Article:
The nursing job market is becoming increasingly competitive and candidate-driven. As such, employers need to develop new ways to attract and source qualified candidates.
“Unemployment is down across the board, and with nursing, it’s lower than that,” says Brad McLaughlin, manager of talent acquisition for OhioHealth. “In many regards, we are operating in essentially full employment.” In fact, employment projections from the Bureau of Labor Statistics indicate that we’ll need almost 204,000 new RNs annually to replace retiring nurses and fill new positions through 2026.
McLaughlin also adds that, “It’s a candidate-driven market, so you have to have an all-in approach [and] get to different audiences. Not that you abandon traditional approaches – but you have to reach different audiences…and you have to be open to things you haven’t always done.”
To improve your sourcing results in this competitive nursing market, try these innovative strategies.
#1 Study the Competition
“Borrowing is the sincerest form of flattery, so we certainly look to see what others are doing,” McLaughlin says. “Social media is a great way to see what is happening, and not necessarily within our own market, but different markets and health systems around the country, which we benchmark ourselves against.”
McLaughlin also analyzes LinkedIn, Indeed, and Google to see what platforms other health systems are using to attract candidates. “If I see something I like that we are not doing, why not consider it? I think we can learn from each other.”
#2 Build Relationships with Nursing Students
Develop collaborative relationships with universities, community colleges, and even high school career and technical education programs to engage with students exploring or studying nursing.
For example, MaineGeneral Medical Center partnered with Purdue University Global to offer the Clinical Academic Partnership, a modification of the Dedicated Education Unit, to provide clinical nursing education and professional growth opportunities.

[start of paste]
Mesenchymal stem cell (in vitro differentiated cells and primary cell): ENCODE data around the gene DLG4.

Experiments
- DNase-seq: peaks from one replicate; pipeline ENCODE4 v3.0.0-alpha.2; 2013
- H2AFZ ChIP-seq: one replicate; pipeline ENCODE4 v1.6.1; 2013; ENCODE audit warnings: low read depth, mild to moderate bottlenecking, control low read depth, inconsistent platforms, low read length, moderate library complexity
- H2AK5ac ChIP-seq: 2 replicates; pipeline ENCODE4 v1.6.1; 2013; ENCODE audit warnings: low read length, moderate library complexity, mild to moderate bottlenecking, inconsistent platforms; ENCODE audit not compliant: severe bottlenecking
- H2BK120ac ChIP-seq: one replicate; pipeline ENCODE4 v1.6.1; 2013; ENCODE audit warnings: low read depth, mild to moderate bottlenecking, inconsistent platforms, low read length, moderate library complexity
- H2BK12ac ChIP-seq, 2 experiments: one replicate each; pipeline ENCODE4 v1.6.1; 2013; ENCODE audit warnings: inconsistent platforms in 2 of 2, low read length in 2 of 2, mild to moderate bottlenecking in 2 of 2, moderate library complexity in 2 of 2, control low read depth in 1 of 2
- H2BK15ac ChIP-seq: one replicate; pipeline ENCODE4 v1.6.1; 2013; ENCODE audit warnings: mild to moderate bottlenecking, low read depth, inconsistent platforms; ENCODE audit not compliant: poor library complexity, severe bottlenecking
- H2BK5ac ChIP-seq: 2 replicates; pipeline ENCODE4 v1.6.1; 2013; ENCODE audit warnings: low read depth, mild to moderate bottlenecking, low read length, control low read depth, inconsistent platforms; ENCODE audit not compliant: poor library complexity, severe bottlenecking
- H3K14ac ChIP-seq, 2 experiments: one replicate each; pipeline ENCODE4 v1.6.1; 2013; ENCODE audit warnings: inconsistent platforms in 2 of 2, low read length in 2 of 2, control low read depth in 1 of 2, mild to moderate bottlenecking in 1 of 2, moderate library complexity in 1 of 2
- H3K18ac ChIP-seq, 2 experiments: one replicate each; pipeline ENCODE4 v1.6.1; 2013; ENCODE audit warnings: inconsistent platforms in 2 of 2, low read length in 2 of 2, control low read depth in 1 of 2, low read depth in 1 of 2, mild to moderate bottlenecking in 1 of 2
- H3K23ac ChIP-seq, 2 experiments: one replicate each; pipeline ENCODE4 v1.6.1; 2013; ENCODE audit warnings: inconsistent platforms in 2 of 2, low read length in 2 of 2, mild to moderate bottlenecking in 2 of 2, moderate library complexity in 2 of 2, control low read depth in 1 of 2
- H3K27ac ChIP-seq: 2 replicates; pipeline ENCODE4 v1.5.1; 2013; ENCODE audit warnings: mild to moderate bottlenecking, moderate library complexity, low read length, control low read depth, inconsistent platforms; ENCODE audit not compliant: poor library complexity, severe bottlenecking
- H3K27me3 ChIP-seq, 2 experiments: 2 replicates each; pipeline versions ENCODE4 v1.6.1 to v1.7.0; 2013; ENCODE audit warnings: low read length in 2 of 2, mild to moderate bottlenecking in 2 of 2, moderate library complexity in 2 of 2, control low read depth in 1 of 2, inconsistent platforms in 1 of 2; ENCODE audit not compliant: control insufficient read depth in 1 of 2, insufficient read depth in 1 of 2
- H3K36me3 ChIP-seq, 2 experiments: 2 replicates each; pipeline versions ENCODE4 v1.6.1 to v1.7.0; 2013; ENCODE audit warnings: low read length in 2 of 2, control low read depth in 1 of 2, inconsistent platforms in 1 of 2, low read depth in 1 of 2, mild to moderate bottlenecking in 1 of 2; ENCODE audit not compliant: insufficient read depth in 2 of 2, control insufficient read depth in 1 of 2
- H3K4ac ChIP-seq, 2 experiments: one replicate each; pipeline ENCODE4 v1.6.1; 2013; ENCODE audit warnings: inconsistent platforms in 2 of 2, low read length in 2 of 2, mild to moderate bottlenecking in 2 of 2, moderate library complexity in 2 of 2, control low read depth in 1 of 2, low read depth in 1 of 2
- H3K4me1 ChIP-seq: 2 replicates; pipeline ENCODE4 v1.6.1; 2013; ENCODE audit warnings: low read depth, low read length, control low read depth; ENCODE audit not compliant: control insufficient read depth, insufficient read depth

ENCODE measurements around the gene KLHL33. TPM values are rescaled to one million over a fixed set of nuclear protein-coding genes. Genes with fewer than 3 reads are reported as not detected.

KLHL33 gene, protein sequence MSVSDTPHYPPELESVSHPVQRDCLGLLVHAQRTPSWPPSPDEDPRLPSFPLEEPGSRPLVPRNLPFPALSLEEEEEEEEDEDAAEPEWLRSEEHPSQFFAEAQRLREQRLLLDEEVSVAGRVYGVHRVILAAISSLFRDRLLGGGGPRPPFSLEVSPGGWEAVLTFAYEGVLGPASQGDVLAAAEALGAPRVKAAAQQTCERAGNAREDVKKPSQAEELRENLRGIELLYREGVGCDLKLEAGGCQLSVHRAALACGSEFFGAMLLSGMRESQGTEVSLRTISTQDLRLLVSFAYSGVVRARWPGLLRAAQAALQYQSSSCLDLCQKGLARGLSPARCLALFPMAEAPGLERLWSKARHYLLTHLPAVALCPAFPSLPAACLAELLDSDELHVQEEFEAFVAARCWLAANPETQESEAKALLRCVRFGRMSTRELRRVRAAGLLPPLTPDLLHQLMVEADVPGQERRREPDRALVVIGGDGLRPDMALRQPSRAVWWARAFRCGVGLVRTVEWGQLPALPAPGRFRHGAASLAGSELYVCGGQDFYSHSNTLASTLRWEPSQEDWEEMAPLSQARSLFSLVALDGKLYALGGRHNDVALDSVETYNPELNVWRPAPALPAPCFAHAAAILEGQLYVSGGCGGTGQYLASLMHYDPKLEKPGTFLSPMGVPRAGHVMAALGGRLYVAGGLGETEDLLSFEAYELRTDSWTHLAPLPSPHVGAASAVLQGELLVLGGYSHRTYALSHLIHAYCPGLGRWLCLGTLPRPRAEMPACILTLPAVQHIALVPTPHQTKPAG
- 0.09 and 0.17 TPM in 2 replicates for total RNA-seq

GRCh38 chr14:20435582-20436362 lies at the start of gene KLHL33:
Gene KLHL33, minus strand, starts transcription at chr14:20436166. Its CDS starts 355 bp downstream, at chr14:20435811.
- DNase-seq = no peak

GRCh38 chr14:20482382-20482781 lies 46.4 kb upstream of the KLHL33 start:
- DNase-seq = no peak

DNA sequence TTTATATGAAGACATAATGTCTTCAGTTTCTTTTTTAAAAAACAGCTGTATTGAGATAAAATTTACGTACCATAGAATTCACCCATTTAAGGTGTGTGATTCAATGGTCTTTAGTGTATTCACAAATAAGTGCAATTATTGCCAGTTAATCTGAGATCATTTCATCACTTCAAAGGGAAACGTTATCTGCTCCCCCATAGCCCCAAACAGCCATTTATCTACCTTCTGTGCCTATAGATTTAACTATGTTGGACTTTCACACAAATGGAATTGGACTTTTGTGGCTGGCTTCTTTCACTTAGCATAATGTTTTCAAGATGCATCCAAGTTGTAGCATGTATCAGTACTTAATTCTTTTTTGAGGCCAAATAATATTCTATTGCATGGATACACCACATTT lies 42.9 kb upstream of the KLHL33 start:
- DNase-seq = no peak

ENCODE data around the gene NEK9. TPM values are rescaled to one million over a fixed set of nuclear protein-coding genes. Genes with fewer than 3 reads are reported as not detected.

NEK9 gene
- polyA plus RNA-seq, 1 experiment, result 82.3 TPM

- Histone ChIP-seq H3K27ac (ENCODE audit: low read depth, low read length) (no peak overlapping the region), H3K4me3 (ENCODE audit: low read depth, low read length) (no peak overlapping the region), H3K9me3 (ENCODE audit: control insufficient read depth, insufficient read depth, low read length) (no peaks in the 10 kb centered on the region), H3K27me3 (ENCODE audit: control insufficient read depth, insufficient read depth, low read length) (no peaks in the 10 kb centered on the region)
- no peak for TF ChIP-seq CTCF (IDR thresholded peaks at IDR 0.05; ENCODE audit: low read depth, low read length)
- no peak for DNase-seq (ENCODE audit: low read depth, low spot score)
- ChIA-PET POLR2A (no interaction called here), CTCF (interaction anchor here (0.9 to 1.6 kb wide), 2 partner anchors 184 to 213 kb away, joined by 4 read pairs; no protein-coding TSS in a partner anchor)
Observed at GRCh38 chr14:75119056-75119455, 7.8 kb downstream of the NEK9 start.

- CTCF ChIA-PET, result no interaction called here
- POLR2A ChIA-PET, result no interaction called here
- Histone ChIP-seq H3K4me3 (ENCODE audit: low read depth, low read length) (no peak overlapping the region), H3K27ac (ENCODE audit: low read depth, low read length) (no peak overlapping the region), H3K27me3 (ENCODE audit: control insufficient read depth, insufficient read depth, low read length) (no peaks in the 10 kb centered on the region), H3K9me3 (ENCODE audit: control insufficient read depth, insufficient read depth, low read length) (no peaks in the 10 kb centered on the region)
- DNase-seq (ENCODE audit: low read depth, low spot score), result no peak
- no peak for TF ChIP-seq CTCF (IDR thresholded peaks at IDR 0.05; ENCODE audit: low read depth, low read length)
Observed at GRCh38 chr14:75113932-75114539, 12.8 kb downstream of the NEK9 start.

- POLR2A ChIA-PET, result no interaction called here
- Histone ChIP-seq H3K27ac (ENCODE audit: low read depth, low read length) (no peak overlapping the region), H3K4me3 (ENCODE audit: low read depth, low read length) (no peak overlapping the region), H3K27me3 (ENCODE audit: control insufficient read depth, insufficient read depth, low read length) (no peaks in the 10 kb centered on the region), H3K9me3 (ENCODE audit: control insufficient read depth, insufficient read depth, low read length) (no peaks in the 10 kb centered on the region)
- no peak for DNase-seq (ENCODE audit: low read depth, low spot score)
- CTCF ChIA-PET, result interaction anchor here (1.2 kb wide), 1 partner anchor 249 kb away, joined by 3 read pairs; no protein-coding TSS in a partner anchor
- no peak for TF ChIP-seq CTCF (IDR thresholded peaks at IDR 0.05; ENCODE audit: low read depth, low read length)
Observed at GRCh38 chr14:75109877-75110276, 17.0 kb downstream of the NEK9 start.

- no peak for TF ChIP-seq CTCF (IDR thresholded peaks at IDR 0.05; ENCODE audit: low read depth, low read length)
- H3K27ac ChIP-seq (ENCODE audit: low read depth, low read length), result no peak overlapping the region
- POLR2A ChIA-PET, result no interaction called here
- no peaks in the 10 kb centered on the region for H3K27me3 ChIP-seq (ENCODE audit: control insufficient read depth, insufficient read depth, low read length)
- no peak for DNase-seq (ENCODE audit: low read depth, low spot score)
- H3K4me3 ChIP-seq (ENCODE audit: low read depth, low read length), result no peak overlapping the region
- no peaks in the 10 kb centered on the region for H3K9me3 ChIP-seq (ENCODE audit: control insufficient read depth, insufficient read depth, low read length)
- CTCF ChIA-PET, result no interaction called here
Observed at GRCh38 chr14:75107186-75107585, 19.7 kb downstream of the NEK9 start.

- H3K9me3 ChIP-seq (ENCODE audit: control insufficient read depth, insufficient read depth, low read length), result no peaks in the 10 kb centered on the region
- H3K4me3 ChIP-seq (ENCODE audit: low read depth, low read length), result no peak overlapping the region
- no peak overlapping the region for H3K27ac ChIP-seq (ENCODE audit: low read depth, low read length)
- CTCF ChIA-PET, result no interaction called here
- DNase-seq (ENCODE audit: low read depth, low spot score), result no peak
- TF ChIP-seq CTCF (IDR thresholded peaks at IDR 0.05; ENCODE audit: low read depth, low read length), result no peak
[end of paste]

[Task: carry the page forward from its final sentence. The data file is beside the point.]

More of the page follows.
This strategy is “particularly appropriate for areas such as Maine that have too few master’s-prepared faculty and an increasingly critical nursing shortage,” explains Purdue’s Shannon Gauvin, DHA, MSN, RN, FAAN. “Acclimating potential new nurses to the culture of an organization provides them with a sense of belonging and adds value to the experience, which often leads to loyalty to the organization.”
Bonus: The feedback you get from participants provides a view of what new nurses look for as they prepare to enter the workforce.
#3 Focus on High-Need Specialties
OhioHealth responded to a particular need for medical/surgical nurses by creating nursing fellowships in med/surg, surgery, critical care, and ED. The nine-week programs provide hands-on leadership development and patient experience to prepare students for rapid deployment to high-need units.
The initiative produced a 167 percent reduction in days to fill open positions and earned OhioHealth a Brandon Hall award in 2018 for Best Unique or Innovative Workforce Management Program.
#4 Leverage Professional Associations
“Innovative partnerships with medical organizations are an excellent option to tap into talent pipelines to connect current nursing professionals with candidates that have an interest in the field,” Gauvin says.
Create a deeper relationship beyond having a presence at association-sponsored conferences and job fairs or sponsoring webinars. Support in-person events to discuss trends or deliver learnings. Pitch your nurses as instructors or subject matter experts to showcase the talent already on board at your organization and establish it as a place where top talent works.
Test-Driving New Sourcing Strategies
McLaughlin’s advice for innovating your nursing recruitment strategies is simple: “Try it, measure it, and see if it works. You have to look at cost, be mindful and talk to clients about ROI.”
But don’t wait to try different tactics, he counsels. “Traditional is not enough right now.”
Learn more about innovative sourcing and recruitment strategies by downloading our eBook, “A New Way to Look at Recruiting: Think Bigger and Broader.”